Insect biodiversity for sustainable management of natural resources

Georg Goergen, g.goergen@cgiar.org

Insect diversity: Tenebrionidae family checklist. Photo by G. Goergen, IITA.
Insect diversity: Tenebrionidae family checklist. Photo by G. Goergen, IITA.

The conservation of biodiversity and the sustainable use of natural resources are guiding principles of the CGIAR and a recognized thematic priority area. The CGIAR is a major player in the collection, characterization, and unrestricted distribution of agrobiodiversity resources and related information on a global scale. Currently, out of 15 centers, 11 house important genebanks amounting to some 650,000 accessions. These provide scientists with the genetic material needed to significantly increase agricultural productivity.

The conservation of genetic resources at IITA is particularly broad in coverage. Thus, collections encompass a wide range of organisms including plants but also associated nonplant biodiversity. Emphasis is placed on the ex situ preservation of plant genetic material. This is reflected in the maintenance of roughly 28,000 germplasm accessions from 19 agricultural crops and their wild relatives. More than half of the genebank’s holdings represent in-trust collections of cowpea for which IITA has received the world conservation mandate. Free and unrestricted public access to this genetic material is ensured through institutional compliance with the international seed treaty developed through the Food and Agriculture Organization with the strong involvement of the CGIAR centers.

Apart from the use of genetically improved crops, agricultural productivity is also strongly influenced by a rich in-field biodiversity comprising organisms such as fungi, bacteria, viruses, nematodes, mites, and insects. Their beneficial or deleterious impact on crops is relatively well understood when interactions are based on simple associations of organisms. However, when many players are acting sometimes across several trophic (nutrition or feeding) levels, the study of ecosystems becomes complicated and knowledge-intensive.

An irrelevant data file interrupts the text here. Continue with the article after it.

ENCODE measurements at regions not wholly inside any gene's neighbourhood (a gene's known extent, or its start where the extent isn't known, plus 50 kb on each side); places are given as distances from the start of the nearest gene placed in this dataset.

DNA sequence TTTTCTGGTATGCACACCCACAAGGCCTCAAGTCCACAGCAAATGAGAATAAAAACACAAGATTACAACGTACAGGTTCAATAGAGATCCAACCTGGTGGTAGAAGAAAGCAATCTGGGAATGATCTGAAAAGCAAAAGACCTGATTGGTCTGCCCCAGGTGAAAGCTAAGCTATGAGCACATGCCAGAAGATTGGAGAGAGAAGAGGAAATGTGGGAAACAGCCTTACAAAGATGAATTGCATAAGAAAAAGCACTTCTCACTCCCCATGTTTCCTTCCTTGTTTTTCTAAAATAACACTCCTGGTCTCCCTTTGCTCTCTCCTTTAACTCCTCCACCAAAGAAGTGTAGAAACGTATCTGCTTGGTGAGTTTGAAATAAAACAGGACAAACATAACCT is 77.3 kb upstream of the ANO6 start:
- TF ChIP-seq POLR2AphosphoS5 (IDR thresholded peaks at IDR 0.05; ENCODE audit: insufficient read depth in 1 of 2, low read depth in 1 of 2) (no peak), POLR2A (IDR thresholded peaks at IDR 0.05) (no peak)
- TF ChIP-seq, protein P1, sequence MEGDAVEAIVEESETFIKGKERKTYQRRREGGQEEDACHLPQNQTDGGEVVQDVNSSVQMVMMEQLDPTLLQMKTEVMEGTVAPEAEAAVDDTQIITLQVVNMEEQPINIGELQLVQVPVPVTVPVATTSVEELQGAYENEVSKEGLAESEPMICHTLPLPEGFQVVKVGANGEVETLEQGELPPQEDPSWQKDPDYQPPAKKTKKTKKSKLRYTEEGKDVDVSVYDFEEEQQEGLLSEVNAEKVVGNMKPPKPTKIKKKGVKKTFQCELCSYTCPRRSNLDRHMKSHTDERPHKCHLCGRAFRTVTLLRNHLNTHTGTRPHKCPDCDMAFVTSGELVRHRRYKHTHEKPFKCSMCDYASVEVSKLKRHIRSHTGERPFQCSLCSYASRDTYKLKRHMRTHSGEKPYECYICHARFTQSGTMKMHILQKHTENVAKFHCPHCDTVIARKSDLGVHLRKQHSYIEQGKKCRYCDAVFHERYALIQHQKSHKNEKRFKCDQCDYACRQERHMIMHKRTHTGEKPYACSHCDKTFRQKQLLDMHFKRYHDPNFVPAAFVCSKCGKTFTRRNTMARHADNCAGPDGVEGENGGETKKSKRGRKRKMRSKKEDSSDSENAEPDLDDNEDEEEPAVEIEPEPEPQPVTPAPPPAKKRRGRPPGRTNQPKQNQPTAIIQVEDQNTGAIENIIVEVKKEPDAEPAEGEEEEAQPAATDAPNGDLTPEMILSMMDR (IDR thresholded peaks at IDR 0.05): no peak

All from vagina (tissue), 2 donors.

Immature of the whitefly Paraleyrodes minei. Photo by G. Goergen.
Immature of the whitefly Paraleyrodes minei. Photo by G. Goergen.

Generally, a thorough inventory and characterization process is the requisite condition for the sustainable management of this nonplant biodiversity. Related information is primarily stored in research collections to which IITA has been giving growing attention over the last decade. Today, important nonplant collections allow safe diagnostics of plant pathogenic microorganisms used for resistance screening in breeding programs and arthropods/fungi used for biological control (see Korkaric and Beed, this issue).

A collection that has particularly expanded over the last 15 years is the arthropod reference collection at IITA-Bénin, the largest within the whole CGIAR. It encompasses currently more than 350,000 specimens collected in a wide range of agricultural and natural environments throughout West Africa. More than 5,000 species from 330 arthropod families have been identified from the sampled material, but it is estimated that about 40−50% of all known insect biodiversity of the subregion is preserved in this collection, awaiting further study. Serving as the coordination center for the West African node of the global taxonomic network BioNET-INTERNATIONAL, this biodiversity collection is well placed to provide essential services for sustainable natural resource management at the regional level.

The most important service has been the assistance in arthropod identification. Similar to the safe characterization of germplasm when plant material is transferred under the International Treaty on Plant Genetic Resources for FAO, users need reliable and valid entity names for biodiversity monitoring, pest management, biological control, conservation, and compliance with trade-related controls under the prevailing Sanitary and Phytosanitary regulations of the World Trade Organization.